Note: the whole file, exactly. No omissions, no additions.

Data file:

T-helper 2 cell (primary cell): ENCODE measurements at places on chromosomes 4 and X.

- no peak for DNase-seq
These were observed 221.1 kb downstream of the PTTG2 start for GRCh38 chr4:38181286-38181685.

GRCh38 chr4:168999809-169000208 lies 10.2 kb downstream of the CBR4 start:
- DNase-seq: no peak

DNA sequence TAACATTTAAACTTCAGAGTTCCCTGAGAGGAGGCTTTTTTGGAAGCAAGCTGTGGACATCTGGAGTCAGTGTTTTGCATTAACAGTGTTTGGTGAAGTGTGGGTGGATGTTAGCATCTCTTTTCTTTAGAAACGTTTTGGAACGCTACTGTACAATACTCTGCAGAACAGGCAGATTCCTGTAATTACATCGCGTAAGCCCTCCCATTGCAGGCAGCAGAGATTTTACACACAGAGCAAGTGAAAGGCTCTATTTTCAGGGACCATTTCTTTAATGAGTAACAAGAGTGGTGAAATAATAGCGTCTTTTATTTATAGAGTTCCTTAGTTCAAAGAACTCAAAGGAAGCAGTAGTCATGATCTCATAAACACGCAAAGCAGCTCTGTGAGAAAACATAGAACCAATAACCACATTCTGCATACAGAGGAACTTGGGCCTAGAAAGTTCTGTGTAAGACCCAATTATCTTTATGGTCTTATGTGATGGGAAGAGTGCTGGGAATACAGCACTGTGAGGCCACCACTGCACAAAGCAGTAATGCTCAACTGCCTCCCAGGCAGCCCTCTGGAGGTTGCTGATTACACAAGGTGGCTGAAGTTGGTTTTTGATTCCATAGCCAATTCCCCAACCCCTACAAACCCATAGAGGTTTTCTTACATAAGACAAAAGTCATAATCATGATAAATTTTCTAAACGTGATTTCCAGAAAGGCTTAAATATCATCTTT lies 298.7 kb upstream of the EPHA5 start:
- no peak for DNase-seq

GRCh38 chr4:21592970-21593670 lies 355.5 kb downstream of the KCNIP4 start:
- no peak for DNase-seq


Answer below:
T-helper 2 cell (primary cell): ENCODE measurements at places on chromosomes 4 and X.

- no peak for DNase-seq
These were observed 221.1 kb downstream of the PTTG2 start for GRCh38 chr4:38181286-38181685.

GRCh38 chr4:168999809-169000208 lies 10.2 kb downstream of the CBR4 start:
- DNase-seq: no peak

DNA sequence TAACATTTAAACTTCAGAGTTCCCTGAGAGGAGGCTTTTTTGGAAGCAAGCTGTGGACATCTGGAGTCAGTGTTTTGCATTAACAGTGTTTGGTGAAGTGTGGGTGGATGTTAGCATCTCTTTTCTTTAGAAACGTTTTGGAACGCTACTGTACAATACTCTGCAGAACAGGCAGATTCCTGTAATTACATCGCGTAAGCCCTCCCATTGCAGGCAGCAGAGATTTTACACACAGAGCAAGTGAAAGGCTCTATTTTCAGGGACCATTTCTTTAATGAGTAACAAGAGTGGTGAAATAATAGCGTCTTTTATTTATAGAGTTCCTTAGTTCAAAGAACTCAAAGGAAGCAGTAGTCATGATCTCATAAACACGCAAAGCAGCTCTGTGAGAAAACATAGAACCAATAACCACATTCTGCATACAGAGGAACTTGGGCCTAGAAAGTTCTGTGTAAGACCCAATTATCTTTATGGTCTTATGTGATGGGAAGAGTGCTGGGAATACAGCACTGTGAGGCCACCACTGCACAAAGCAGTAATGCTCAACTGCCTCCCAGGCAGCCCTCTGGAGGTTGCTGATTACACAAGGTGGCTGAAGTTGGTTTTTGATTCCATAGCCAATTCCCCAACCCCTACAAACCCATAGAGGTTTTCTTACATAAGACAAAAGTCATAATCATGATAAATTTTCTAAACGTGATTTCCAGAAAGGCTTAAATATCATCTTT lies 298.7 kb upstream of the EPHA5 start:
- no peak for DNase-seq

GRCh38 chr4:21592970-21593670 lies 355.5 kb downstream of the KCNIP4 start:
- no peak for DNase-seq